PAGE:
More recently, in 2007, Dalwood made what could almost be a partner painting to ‘Brian Jones’ Swimming Pool’, called ‘Altamont’. Again, he borrowed the painting style of another abstract art giant, Mark Rothko.
“With ‘Altamont’, I was thinking about Mark Rothko making his grey and black paintings. He was obsessed with the moon landing; he was watching the Apollo moon landing on television [when he made the grey and black paintings]. When you know that about him you see all those minimal paintings, which are principally grey and black, in a different light. They are not just an abstraction; they are an abstraction from an actual event. If you think of them as moon surfaces, they become very literal”.
Fitting Mark Rothko to Altamont opens up a new channel of discussion. Rothko was a painter who believed that art could ‘change the world’ and after sustaining a monumental level of success throughout the 1960s he committed suicide in 1970. Similarly, Altamont sits in history like a convenient bookend to the ’60s, a sombre full stop after a period defined by protest and idealism. In his painting, Dalwood positions the Altamont stage in the centre of the composition, revealing a section underneath depicting a shaky rocket lifted from a Volkswagen magazine advert from 1969. By including something so throwaway and approaching these historic references in such a playful way, he somehow diffuses the weight attached to them while retaining the importance of what each individually represented. All three events were happening in parallel: the first successful moon landing, heavyweight abstract painting being outmoded by pop, and the hysteria around epochal music festivals crashing to a close. Three completely disparate subjects that, in retrospect, are somehow equally representative of the exaltation and disappointments of a generation, come together in this painting to form one view of a moment in history that was both a beginning and an end. Dalwood’s painting is about the collision of these events and their meaning, but it is also about looking back at them forty years on. When I asked Dalwood why he used an advert as an image source for the rocket in the painting he tells me: “I feel that generation (and you can count me in as an Apollo kid) were all looking to the future. I am still disappointed in the slow advance of technology. I thought we would be inhabiting space by now.” It’s as if the promise — of the future of space travel —that’s celebrated in the advert is sealed in time and by using the image from that source he’s keeping that association intact rather than being cynical about it. The advert is optimistic and that is what he embeds in the painting.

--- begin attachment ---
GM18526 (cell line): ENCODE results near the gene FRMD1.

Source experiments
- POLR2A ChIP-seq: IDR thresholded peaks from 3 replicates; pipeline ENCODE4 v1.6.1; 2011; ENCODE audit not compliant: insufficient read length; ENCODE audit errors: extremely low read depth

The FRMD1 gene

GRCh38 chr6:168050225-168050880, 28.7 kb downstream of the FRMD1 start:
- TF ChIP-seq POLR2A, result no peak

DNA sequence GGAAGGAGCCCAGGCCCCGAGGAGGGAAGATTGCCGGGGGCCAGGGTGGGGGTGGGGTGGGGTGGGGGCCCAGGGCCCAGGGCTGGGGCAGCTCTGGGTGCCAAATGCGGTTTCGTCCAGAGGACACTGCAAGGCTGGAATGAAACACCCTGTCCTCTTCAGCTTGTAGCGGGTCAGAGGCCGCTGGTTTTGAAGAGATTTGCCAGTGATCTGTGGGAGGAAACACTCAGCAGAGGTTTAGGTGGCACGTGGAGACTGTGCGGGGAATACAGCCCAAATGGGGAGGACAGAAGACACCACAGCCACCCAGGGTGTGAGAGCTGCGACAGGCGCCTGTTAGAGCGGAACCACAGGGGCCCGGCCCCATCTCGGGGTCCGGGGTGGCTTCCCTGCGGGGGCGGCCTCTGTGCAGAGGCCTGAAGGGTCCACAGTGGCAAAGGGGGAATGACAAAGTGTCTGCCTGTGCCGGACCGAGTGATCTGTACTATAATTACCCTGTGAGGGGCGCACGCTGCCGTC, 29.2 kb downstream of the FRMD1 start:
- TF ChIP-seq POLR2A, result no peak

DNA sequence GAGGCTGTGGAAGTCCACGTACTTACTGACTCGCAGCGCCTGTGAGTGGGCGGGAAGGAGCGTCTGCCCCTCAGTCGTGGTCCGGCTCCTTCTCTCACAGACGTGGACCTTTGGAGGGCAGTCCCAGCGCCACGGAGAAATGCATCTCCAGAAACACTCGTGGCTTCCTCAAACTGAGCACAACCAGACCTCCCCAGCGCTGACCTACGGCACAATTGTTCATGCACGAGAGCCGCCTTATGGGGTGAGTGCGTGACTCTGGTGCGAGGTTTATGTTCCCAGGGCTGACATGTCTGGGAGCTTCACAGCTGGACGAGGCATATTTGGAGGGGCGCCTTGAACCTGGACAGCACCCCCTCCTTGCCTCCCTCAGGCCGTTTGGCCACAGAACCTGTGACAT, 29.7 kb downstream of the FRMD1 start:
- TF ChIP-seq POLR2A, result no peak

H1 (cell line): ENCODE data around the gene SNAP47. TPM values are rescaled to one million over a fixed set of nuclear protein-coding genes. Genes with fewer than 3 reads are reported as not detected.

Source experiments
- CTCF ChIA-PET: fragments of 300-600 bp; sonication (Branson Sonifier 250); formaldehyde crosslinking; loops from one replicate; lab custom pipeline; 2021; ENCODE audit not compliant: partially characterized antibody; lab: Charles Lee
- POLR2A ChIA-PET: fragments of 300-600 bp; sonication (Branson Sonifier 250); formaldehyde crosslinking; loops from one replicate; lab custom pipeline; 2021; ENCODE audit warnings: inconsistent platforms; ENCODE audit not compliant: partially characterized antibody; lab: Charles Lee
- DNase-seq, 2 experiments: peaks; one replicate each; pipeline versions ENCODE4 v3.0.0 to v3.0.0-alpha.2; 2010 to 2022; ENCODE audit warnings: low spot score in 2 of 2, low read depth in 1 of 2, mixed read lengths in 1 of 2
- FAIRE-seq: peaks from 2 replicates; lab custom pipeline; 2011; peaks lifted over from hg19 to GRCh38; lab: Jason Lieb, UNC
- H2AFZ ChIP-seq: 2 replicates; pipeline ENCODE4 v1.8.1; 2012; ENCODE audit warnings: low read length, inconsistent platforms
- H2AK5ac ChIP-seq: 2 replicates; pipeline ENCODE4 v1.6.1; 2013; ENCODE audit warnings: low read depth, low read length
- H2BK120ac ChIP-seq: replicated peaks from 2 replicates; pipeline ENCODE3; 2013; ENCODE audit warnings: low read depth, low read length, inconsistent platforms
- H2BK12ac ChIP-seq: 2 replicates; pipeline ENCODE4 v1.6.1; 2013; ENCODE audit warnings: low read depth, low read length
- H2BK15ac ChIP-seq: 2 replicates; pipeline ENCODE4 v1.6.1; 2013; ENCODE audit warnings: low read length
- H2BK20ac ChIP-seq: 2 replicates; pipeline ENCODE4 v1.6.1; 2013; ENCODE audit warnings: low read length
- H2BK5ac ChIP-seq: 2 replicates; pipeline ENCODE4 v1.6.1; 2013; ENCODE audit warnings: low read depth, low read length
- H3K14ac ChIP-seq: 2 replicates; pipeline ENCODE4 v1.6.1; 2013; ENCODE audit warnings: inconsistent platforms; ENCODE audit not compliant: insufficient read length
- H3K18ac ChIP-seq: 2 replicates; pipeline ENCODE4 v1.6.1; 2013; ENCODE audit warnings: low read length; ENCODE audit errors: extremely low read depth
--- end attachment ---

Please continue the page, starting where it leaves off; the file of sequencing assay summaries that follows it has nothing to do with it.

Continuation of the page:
‘Altamont’, along with the preparatory collages for ‘Brian Jones’ Swimming Pool’ and ‘Janis Joplin’s Bed’ formed part of a show earlier this year at the David Risley gallery in Copenhagen. Dalwood’s bigger idea for the show was, he says, based around what happens when things break down: “A lot of my work is about failed utopianism or what happens when things suddenly run out of currency.” This show, titled There is no Darkness but Ignorance, was the first time these works had been shown together; despite not being chronological in terms of their creation they sit easily together as a series. The themes in Dalwood’s work may have stretched back and forward in time but they are united by his signature ‘sampling’ collage style.
What I find interesting in Dalwood’s paintings is that while he is attracted to what he calls “failed utopianism”, he’s also drawn to individual, personal failure, which is evident in the suicides that inform the paintings in Endless Night. It is particularly resonant in paintings based on the suicide of Dr David Kelly (who was found dead after being named as the possible source of a BBC story on the government’s Iraq dossier. Conspiracy theories circulated, as did questions over the way he was treated by the government) and Roberto Calvi (the top Italian banker who was embroiled in a complex web of international fraud and intrigue before being found hanging from Blackfriars Bridge in 1982. His death was treated as suicide and then murder). Similarly, ‘Gatsby’ is based on the murder in F. Scott Fitzgerald’s novel The Great Gatsby. Unlike most events in Dalwood’s paintings this death is fictional. Although Gatsby is a fictional character, this is a book that chronicles an era of decadence (the 1920s) that was beginning to fade and focuses on a gilded character destined to fall. When I ask Dalwood why he chose the murder from this novel in particular he explains: “The description of Gatsby’s murder in the book is removed from real time almost as if the murder itself happens off camera. We have the description before and after but not the moment”.